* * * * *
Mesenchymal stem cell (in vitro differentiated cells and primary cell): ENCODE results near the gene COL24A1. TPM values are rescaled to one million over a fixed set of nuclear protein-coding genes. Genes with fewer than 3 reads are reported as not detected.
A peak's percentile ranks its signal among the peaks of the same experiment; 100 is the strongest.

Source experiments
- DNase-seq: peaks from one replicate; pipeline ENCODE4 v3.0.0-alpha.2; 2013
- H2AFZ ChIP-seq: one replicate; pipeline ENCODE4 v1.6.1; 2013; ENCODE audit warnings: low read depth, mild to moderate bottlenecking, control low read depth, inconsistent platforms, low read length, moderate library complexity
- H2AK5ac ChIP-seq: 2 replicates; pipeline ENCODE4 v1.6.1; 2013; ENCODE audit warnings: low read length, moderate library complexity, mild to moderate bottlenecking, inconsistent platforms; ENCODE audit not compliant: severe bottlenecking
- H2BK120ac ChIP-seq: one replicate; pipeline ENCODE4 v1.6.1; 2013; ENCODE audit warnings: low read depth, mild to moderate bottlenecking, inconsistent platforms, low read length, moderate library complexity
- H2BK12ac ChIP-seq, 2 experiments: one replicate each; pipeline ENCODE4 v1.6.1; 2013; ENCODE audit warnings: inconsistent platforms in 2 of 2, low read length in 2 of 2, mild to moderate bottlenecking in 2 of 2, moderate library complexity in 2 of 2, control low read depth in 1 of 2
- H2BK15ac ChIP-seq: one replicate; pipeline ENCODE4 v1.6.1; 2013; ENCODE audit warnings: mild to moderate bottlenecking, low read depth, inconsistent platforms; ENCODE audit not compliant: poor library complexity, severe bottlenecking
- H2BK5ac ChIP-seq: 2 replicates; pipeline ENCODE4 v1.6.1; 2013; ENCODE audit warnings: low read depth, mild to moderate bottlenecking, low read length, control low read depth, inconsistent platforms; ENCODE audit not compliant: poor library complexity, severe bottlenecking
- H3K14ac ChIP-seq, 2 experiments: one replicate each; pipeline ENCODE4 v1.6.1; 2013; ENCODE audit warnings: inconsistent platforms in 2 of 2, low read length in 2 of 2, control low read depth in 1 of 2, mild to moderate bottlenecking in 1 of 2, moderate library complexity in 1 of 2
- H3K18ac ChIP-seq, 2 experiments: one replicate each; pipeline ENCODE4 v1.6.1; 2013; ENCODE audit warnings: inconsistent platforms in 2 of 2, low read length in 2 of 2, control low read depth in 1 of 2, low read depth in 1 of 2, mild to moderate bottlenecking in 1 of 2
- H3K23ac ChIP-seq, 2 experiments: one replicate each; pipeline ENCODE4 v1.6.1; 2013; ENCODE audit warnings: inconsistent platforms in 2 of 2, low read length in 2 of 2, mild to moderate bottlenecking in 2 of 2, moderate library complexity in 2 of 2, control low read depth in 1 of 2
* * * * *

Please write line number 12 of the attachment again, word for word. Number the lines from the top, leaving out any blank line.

- H3K18ac ChIP-seq, 2 experiments: one replicate each; pipeline ENCODE4 v1.6.1; 2013; ENCODE audit warnings: inconsistent platforms in 2 of 2, low read length in 2 of 2, control low read depth in 1 of 2, low read depth in 1 of 2, mild to moderate bottlenecking in 1 of 2